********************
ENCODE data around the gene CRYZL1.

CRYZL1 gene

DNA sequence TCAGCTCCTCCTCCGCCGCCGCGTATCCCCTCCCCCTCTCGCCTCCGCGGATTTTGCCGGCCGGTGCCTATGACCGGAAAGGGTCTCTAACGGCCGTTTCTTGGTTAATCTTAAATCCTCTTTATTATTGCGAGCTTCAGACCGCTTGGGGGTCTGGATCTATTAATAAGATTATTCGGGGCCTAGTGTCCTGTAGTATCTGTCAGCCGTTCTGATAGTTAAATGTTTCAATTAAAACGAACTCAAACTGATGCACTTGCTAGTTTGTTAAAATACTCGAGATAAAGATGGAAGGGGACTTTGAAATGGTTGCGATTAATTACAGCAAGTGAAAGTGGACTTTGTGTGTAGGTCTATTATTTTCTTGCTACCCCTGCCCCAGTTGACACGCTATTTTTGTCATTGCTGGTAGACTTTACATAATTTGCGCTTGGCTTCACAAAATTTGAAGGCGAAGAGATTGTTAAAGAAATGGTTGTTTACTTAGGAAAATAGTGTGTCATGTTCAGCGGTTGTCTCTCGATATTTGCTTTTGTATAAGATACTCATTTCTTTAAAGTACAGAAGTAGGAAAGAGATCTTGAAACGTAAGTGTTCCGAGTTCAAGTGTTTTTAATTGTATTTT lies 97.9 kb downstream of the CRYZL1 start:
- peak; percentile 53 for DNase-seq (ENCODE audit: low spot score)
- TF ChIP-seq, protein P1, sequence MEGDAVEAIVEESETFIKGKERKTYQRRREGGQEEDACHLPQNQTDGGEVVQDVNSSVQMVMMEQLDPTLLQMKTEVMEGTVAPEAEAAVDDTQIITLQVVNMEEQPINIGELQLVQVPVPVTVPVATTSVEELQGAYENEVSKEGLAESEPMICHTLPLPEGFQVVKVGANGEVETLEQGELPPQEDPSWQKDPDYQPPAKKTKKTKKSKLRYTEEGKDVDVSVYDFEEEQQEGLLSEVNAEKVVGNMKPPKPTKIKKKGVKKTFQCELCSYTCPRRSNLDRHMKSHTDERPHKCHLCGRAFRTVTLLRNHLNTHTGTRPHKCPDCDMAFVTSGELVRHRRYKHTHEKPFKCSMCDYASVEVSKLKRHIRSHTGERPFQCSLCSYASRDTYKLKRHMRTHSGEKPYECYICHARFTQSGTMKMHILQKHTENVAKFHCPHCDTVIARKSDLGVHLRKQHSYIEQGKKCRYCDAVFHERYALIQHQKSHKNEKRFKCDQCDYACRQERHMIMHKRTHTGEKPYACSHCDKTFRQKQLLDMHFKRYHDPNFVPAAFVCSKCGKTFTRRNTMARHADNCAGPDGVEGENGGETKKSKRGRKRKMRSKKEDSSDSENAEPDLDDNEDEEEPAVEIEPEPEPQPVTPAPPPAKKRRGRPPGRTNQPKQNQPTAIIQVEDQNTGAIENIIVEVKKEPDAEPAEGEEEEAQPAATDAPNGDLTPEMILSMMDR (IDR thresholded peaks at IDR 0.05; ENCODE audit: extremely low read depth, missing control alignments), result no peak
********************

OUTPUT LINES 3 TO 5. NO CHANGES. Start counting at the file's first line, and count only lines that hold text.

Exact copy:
DNA sequence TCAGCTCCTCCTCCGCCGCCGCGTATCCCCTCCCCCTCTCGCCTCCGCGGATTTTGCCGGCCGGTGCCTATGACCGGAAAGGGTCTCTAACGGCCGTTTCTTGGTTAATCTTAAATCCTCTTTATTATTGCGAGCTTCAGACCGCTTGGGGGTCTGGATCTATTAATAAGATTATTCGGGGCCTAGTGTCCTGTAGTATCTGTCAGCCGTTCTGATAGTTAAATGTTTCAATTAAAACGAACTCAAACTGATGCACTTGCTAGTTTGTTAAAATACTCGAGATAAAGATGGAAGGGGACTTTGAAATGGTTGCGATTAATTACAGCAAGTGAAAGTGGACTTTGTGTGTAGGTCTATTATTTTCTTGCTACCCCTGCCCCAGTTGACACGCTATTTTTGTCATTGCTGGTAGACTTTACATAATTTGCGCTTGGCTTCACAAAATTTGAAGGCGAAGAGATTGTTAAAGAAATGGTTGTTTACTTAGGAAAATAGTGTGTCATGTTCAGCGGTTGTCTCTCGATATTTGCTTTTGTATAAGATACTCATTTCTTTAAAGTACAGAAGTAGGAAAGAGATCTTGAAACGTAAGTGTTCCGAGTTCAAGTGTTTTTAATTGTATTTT lies 97.9 kb downstream of the CRYZL1 start:
- peak; percentile 53 for DNase-seq (ENCODE audit: low spot score)
- TF ChIP-seq, protein P1, sequence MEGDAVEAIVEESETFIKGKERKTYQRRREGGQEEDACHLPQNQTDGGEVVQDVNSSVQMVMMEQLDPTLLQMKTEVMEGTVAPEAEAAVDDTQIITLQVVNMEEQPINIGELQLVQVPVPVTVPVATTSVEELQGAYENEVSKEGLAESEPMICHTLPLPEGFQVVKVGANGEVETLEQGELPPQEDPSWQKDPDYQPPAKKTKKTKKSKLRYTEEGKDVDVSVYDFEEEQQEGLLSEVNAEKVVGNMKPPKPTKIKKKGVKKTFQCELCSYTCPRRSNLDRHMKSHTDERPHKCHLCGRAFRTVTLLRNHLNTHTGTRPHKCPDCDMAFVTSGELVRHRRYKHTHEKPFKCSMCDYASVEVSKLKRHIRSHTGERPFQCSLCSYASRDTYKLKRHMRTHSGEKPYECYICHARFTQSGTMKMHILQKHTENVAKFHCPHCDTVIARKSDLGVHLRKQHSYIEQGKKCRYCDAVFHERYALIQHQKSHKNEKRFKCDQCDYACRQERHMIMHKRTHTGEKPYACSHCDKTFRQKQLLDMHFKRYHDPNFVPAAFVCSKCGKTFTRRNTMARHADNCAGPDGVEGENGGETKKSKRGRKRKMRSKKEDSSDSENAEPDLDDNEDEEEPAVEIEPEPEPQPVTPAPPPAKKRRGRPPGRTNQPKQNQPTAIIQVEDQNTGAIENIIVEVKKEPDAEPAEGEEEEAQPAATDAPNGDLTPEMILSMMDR (IDR thresholded peaks at IDR 0.05; ENCODE audit: extremely low read depth, missing control alignments), result no peak